by Bart McNeil
Small ads in the back of Popular Mechanics magazine starting in the late 1940's and continuing as late as the early 1970's, crowed that you could get a perfectly good surplus jeep for $50 if you would just answer the ad and get the details. How many of us mused about the $50 jeep? I guess somehow I could never make myself believe it, because I never sent for information. More than likely, as a high school student, I didn't have $50 anyway. Even now though, I wonder if anyone really got a $50 Jeep. Probably not, but does that end the myth?
Many of us remember the hundreds of unused CJ-3Bs sitting in warehouses on the East Coast a few years ago. They were really a bargain if we could only buy them in lots of several hundred. Too bad they don't really exist.... Or do they? Just because you can't see them, does that mean they don't exist?
OK, so we're all gullible. Sure we are. Haven't some of us found the proverbial "30 years in a barn" Jeep? And even if we didn't, don't we sometimes color our stories to conform to our dreams? Don't we contribute to the creation and perpetuation of Jeep myths? I know I do.
Another story approaching mythic status is the one about the barrel filled with original Willys-Overland civilian Jeep side steps located somewhere in Australia. I had first learned of this cache of side steps a few years ago on the Classic Jeep Mailing List. I was tempted to inquire at the time, but once again I didn't. The barrel of Jeep steps was on its way to becoming another Jeep myth, its origins forgotten. Did it really exist?
Maybe, or maybe not. A recent CJ-3B Bulletin Board discussion about civilian Jeep side steps brought the Australian steps up again. I received an e-mail from a 3B owner in Australia who had bought two of these side steps. They really do exist. They have no supporting arms or reinforcements, just the steps themselves. The buyer sent this photo of one of the steps with dealer tag still attached.
The story is that the steps were found at a former Willys dealership and that they had been in a barrel for about 40 years. They are rusty but they are quite restorable.
On February 3, 2003 Bruce Teterin sent this photo. He purchased all 175 pair of rusty but perfect steps without mounting brackets. He now has the world's finest collection of NOS early civilian Jeep steps. See an example of the steps after de-rusting (20K JPEG.)
In this case the steps do exist... but it probably doesn't matter. The point of a Jeep myth isn't whether it is true or not, but that it could be, might be, or might have been, true.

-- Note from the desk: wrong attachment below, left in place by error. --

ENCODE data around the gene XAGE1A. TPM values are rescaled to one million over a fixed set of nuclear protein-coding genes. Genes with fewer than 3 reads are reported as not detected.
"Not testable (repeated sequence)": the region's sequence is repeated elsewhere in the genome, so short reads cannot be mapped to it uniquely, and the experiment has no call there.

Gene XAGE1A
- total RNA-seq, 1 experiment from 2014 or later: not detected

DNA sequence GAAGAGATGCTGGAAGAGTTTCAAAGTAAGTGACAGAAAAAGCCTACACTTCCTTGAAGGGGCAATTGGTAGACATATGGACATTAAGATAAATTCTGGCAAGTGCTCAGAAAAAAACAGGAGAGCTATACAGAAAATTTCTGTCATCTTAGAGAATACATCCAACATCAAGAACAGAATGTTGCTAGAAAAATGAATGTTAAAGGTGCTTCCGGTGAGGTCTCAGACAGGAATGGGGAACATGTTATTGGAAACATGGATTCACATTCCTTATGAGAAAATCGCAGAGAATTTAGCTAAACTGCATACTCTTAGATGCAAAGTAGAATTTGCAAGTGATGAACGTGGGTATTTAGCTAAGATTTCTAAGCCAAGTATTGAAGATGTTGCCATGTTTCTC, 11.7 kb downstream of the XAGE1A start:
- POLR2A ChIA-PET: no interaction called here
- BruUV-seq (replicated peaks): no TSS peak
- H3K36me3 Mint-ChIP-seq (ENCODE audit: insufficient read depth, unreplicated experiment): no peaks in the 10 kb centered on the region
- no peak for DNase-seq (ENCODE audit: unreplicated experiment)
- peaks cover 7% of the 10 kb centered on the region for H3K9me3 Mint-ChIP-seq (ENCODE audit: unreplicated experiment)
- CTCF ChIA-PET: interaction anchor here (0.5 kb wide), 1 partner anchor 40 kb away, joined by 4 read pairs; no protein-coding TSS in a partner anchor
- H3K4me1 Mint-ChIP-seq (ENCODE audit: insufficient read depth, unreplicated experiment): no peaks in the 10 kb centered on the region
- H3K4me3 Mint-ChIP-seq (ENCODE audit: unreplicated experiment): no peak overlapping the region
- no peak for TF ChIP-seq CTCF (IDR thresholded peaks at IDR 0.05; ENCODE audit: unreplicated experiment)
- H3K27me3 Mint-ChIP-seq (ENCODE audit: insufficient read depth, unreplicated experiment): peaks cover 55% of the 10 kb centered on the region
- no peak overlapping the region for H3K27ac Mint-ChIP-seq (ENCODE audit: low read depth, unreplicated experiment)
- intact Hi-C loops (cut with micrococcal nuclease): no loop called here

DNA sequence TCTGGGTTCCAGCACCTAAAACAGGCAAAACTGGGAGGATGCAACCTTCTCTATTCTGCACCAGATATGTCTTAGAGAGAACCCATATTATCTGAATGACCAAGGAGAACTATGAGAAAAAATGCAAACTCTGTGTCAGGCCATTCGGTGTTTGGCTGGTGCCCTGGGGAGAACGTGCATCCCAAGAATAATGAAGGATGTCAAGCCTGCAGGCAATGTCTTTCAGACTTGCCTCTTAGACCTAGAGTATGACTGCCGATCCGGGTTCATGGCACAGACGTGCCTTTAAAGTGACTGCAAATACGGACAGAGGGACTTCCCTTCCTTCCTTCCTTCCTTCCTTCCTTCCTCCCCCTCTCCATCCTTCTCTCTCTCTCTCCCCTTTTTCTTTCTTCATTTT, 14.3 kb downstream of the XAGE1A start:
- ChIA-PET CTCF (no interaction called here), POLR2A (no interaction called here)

But where's the barrel? Maybe that's a myth...
Bruce writes to say, "Just to prove right another myth, here is a pic of the Mythological Barrel with all 175 pairs of side steps. Over the years the Barrel walls have rusted away..."
And Jon Rogers fills in some of the background: "The steps were located in Maryborough, S.E. Queensland by me in about 1992 when I started restoring my '54 CJ-3B. I sent a few sets overseas at around that time, at cost plus postage. I forget the amount now, but around US$25 in total. A year or so ago I mentioned it to Bruce who was looking for some steps for his 3B, so I sent him up a set to Townsville. When he found out there were more of them, he saw the potential, and on his last trip down this way in February, I took him for a ride out to the "Gold Mine." Not only did he get the steps (all 175 sets) he also picked up heaps of other NOS parts for his CJ-5. Just a shame he took so long in getting here; all the NOS CJ-5 panels had been scrapped.
"I removed the steps from the barrel when it became obvious it was just a water trap. I guess if I had hadn't done that at the time there wouldn't be steps to get mythical about today..."
In 2017, Warren Jacobsen wrote to say, "The story about the barrel of steps is entirely correct. I worked for Jimmy White at the wrecking yard when I first left school. There was a lot of jeep parts there including brand new engine blocks, cranks, 3B grilles and all other parts. There was heaps of stuff, all from Dominion Motors sale. You know, I loaded brand new MB engine blocks onto a scrap metal truck, four dollars a ton. Jimmy was a great Jeep man, but always busy. I bought my first CJ-5 from Jimmy going 150 dollars. We used those Jeep steps as frisbees."
Thanks to Bart, Jon, Bruce and Warren for throwing some light on one of those many myths that have always made Jeep collecting more interesting. -- Derek Redmond
Remember when we thought that the CJ-4 and the CJ-1 were myths? We're still working on sorting out the myths around the OB54 Jeeps.
Also on CJ3B.info, see Mounting Jeep Steps, and a discussion about What is Truth in Restoration?
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